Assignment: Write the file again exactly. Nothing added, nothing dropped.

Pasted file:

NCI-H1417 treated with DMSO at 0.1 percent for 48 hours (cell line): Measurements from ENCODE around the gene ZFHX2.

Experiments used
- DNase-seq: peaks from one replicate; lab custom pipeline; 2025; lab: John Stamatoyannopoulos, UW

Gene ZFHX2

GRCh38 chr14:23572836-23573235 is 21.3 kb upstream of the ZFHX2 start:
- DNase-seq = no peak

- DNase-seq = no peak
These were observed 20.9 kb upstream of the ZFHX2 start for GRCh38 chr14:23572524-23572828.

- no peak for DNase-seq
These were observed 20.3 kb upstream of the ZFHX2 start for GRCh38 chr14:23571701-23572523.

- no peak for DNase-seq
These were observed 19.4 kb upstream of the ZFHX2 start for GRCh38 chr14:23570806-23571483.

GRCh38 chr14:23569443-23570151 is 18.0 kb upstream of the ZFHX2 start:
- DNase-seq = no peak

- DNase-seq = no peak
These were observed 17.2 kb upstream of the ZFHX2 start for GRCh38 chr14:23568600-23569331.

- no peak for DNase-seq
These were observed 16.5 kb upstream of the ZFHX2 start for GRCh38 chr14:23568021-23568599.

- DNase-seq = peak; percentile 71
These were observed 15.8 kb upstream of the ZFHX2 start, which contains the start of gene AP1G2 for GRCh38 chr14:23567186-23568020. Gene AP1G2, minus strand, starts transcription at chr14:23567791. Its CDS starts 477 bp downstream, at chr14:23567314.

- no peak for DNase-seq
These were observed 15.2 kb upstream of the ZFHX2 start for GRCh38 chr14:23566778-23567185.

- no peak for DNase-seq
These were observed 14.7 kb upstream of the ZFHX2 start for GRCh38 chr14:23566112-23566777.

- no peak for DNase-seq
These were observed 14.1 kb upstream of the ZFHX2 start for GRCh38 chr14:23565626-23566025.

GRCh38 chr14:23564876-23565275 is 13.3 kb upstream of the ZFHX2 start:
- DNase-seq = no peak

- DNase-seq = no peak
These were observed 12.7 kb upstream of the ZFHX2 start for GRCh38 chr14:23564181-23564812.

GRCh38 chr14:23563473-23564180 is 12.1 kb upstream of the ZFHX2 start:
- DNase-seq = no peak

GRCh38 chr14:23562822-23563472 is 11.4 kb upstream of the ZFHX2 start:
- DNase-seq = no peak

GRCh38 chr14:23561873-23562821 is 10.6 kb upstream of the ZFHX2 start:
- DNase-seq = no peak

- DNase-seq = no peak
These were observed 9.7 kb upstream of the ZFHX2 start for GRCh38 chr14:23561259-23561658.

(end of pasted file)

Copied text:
NCI-H1417 treated with DMSO at 0.1 percent for 48 hours (cell line): Measurements from ENCODE around the gene ZFHX2.

Experiments used
- DNase-seq: peaks from one replicate; lab custom pipeline; 2025; lab: John Stamatoyannopoulos, UW

Gene ZFHX2

GRCh38 chr14:23572836-23573235 is 21.3 kb upstream of the ZFHX2 start:
- DNase-seq = no peak

- DNase-seq = no peak
These were observed 20.9 kb upstream of the ZFHX2 start for GRCh38 chr14:23572524-23572828.

- no peak for DNase-seq
These were observed 20.3 kb upstream of the ZFHX2 start for GRCh38 chr14:23571701-23572523.

- no peak for DNase-seq
These were observed 19.4 kb upstream of the ZFHX2 start for GRCh38 chr14:23570806-23571483.

GRCh38 chr14:23569443-23570151 is 18.0 kb upstream of the ZFHX2 start:
- DNase-seq = no peak

- DNase-seq = no peak
These were observed 17.2 kb upstream of the ZFHX2 start for GRCh38 chr14:23568600-23569331.

- no peak for DNase-seq
These were observed 16.5 kb upstream of the ZFHX2 start for GRCh38 chr14:23568021-23568599.

- DNase-seq = peak; percentile 71
These were observed 15.8 kb upstream of the ZFHX2 start, which contains the start of gene AP1G2 for GRCh38 chr14:23567186-23568020. Gene AP1G2, minus strand, starts transcription at chr14:23567791. Its CDS starts 477 bp downstream, at chr14:23567314.

- no peak for DNase-seq
These were observed 15.2 kb upstream of the ZFHX2 start for GRCh38 chr14:23566778-23567185.

- no peak for DNase-seq
These were observed 14.7 kb upstream of the ZFHX2 start for GRCh38 chr14:23566112-23566777.

- no peak for DNase-seq
These were observed 14.1 kb upstream of the ZFHX2 start for GRCh38 chr14:23565626-23566025.

GRCh38 chr14:23564876-23565275 is 13.3 kb upstream of the ZFHX2 start:
- DNase-seq = no peak

- DNase-seq = no peak
These were observed 12.7 kb upstream of the ZFHX2 start for GRCh38 chr14:23564181-23564812.

GRCh38 chr14:23563473-23564180 is 12.1 kb upstream of the ZFHX2 start:
- DNase-seq = no peak

GRCh38 chr14:23562822-23563472 is 11.4 kb upstream of the ZFHX2 start:
- DNase-seq = no peak

GRCh38 chr14:23561873-23562821 is 10.6 kb upstream of the ZFHX2 start:
- DNase-seq = no peak

- DNase-seq = no peak
These were observed 9.7 kb upstream of the ZFHX2 start for GRCh38 chr14:23561259-23561658.